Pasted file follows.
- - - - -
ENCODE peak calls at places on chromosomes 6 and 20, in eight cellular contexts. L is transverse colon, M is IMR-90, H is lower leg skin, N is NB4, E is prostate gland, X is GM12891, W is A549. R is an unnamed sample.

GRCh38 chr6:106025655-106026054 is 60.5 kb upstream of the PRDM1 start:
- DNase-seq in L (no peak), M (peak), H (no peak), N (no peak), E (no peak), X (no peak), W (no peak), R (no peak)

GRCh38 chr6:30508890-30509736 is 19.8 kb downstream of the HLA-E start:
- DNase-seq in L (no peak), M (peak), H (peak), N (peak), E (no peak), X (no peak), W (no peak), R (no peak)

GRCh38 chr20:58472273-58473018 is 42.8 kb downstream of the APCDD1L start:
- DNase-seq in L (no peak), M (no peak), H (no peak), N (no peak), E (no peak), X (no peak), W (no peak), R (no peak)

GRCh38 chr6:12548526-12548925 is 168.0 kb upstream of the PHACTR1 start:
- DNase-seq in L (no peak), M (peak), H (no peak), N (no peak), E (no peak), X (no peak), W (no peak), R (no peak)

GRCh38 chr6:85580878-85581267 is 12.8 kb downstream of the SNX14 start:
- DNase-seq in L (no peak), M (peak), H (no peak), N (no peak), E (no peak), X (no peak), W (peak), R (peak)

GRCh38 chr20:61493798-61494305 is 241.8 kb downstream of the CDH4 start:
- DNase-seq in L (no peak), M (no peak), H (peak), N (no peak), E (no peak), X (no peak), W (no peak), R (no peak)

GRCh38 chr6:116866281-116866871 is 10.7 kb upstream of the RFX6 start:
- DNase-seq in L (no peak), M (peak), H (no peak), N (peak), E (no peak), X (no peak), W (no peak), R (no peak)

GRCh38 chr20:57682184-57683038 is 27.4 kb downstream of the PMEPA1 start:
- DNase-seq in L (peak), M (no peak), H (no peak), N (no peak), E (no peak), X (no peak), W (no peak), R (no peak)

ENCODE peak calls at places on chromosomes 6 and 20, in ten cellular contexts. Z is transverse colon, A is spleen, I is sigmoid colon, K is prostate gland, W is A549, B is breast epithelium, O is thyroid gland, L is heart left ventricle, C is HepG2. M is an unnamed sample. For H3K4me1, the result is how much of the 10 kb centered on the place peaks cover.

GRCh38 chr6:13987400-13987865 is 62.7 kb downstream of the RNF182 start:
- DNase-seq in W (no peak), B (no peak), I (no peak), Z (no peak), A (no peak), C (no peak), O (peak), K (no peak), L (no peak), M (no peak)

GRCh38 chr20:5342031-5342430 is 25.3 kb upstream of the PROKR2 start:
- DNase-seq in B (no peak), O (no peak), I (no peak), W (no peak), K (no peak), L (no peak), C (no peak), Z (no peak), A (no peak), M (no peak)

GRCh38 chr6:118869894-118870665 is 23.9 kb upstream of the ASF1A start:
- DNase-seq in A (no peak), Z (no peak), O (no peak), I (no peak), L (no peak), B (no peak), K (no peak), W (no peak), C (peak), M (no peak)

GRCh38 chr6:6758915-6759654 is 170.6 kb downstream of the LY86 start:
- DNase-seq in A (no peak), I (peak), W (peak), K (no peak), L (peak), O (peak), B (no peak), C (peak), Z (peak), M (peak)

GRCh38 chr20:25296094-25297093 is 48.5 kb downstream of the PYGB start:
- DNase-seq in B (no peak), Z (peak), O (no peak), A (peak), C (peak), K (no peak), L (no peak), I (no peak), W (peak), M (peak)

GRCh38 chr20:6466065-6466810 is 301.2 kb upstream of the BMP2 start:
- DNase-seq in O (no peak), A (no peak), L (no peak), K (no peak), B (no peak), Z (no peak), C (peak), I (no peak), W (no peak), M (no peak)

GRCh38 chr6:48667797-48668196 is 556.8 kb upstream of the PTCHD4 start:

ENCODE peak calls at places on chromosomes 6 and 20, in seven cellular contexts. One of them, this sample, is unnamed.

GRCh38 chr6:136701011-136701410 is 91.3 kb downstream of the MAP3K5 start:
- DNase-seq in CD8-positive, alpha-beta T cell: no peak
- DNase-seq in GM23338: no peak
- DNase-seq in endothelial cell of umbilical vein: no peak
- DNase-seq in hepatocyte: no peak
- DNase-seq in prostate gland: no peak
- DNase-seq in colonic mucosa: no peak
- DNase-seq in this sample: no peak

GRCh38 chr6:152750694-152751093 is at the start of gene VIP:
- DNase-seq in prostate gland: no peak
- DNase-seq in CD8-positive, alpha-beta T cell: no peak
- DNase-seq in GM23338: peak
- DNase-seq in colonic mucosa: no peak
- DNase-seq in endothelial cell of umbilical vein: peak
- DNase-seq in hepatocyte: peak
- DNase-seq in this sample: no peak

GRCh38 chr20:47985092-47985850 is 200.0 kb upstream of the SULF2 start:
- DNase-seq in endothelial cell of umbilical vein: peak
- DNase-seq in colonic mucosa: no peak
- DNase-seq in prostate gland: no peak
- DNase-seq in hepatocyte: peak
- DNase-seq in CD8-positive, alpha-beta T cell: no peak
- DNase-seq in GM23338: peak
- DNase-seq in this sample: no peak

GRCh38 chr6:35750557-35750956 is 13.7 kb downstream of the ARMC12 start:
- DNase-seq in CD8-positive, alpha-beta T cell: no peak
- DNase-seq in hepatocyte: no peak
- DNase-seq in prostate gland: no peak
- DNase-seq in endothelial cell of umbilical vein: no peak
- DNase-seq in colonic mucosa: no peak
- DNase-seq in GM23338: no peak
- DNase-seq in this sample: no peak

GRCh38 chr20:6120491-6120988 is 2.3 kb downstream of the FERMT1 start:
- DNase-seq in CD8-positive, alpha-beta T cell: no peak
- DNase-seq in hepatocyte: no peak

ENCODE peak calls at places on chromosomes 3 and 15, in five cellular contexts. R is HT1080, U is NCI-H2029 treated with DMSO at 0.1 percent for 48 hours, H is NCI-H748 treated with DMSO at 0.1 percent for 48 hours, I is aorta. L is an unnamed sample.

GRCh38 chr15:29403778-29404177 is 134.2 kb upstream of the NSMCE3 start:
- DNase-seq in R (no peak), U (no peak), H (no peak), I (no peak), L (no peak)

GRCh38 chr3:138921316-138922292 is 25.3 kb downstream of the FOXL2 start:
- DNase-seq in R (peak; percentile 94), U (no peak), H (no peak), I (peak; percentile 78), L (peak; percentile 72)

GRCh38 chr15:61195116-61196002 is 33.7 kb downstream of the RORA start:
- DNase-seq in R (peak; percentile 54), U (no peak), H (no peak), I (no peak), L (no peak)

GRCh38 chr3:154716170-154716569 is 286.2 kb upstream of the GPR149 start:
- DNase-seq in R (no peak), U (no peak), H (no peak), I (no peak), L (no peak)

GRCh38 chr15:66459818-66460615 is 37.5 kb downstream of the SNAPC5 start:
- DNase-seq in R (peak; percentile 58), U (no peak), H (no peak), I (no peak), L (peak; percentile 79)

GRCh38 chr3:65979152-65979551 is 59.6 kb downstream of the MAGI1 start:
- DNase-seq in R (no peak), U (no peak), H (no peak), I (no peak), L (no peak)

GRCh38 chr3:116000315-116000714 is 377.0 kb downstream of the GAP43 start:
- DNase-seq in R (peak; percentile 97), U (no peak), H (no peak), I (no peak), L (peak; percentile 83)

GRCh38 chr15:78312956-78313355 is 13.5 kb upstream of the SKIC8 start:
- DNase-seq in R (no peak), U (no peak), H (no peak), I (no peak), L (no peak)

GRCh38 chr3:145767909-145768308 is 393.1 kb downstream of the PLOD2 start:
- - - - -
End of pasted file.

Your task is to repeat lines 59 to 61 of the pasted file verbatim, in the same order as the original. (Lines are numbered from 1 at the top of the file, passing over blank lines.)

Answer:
- DNase-seq in hepatocyte: no peak
- DNase-seq in prostate gland: no peak
- DNase-seq in endothelial cell of umbilical vein: no peak